I was born August 6, 1961 in Turlock, Calif., and attended high school in Half Moon Bay, Calif. After graduating from California State University, Chico, I married Lori on June 22, 1985. The day after the wedding, Lori and I loaded everything we owned into a 4X8 U-haul and moved to Missoula, Mont. so that I could continue working toward a degree in education. Shortly after graduating we moved to Kalispell, Mont. where I began my teaching and coaching career. I have taught from third grade to twelfth grade, where most of my career was spent in the fourth grade classroom, and where I sometimes felt like the biggest kid in the room. I coached many sports over the last twenty-seven years. High School football, track and wrestling are where I spent most of my afternoons. I continue to count my blessings because of all the wonderful people – young and old – that I have been fortunate to work with during my career.
My wife, Lori, and I live in Kalispell, Mont. We have two wonderful daughters, Kelly, twenty-three years old, and Dayna, seventeen years old. Kelly lives in Colorado and works at Whole Foods and Dayna is a senior in high school. Lori is an office manager for a doctor’s office. As a family we are usually on the move enjoying the many wonderful outdoor activities that Montana has to offer. The activities that we enjoy include hiking, camping, kayaking, white water rafting, skiing, hunting, and fishing. Although GIST has changed the level at which I participate in these activities, it has not robbed me of the enjoyment they bring to my life. The activities would mean very little without all the good friends and family with whom I’ve enjoyed these activities over the years. The support I have received is incredible and the Life Raft Group has played an important part in that support.
I became acquainted with the Life Raft Group shortly after my forty-seventh birthday. On August 7, 2008 I underwent emergency surgery for what was thought to be a ruptured, encapsulated appendix. I went into surgery believing they had finally solved the mystery of the one-and-a-half year-old history of intermittent gastrointestinal bleeding Unfortunately, I woke up to discover that I had a rare form of cancer called GIST but I was told not to worry. The surgeons had been able to successfully remove a tumor the size of a grapefruit from my small intestine with clear margins, and the likelihood of recurrence was small. Ignorance was bliss until I began researching GIST and came across this little life raft called LRG, and began to realize that I needed this information, because my doctors at this point in time had no idea how GIST was treated. The information I received from the Life Raft Group saved my life. I ended up scheduling an appointment at Oregon Health & Science University (OHSU) and learned that there was close to a hundred percent chance of GIST returning if I didn’t start on Gleevec. I started the drug the very next week and everyone on the raft was amazing. I learned that there was no such thing as a dumb question. All I had to do was ask and the responses just rolled in and they were extremely helpful. I feel that I have hundreds of friends that I can call on any time and they would paddle on over to help.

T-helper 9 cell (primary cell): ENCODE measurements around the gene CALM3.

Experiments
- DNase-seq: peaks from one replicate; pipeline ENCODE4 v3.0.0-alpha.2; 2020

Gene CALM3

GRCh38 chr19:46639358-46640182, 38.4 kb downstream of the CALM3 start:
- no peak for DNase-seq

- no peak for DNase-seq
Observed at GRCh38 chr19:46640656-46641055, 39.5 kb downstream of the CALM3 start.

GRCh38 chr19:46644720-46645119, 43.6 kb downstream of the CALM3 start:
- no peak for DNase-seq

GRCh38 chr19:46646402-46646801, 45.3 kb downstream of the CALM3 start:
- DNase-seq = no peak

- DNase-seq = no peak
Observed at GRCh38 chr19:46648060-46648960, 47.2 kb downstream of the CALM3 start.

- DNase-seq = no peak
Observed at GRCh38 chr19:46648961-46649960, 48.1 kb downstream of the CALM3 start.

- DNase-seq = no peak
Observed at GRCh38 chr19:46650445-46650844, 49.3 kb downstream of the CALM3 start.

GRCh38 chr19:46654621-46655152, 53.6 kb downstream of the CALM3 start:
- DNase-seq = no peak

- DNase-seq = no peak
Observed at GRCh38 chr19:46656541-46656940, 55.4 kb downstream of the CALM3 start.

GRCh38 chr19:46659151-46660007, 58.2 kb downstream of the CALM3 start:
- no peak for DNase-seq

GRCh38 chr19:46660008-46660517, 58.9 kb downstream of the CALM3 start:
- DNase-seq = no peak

I retired a year and a half ago when GIST was discovered in my liver. I was ramped up to 800 mg of Gleevec and found that having an inflexible schedule and being on-stage most of the day wasn’t allowing me to get the rest that I needed to fight this dragon. I love teaching and it was an extremely difficult decision to retire. Now that I have, I know that it was the right move. I have always believed that if I ever showed up to school just trying to make it through the day, instead of trying to make someone else’s day, it would be time to pass the torch to the next generation of teachers.
Currently, I am a dream ski volunteer. I ski with young adults with disabilities one day a week. Every year, I volunteer for a week at First Descents, a kayaking camp for young adults with cancer and I continue to coach track at the high school for a couple of hours a day in the afternoon.
My Mascot: By Dayna Niebaum
He’s that guy that will pick you up when you’re having a bad day. He’s that guy that will be there for you and love you no matter what happens. He’s that guy that always has a smile on his face. That guy is my dad. His passion and love for everything and everyone is what I admire most about my dad. I’ve always had such great respect for him, but the events that truly opened my eyes into seeing his amazing character started back at the hospital, the day he was diagnosed with cancer. Through his words and actions, he continues teaching me the importance of having a positive outlook on life, putting others before myself, and working hard to achieve my goals.
He has been able to battle cancer and not let it stop or limit the things he loves to do. He is one of the most active people I know, and even though he has a tougher time with fatigue, he pushes past the point of exhaustion because he enjoys living an active lifestyle. The pills he takes twice a day make him feel like he has the flu but he won’t let this hold him back. He is able to stay strong and push forward. This has inspired me to always work hard with everything I do. Every day there are new challenges I face and with the inspiration of my dad, I know anything is possible.
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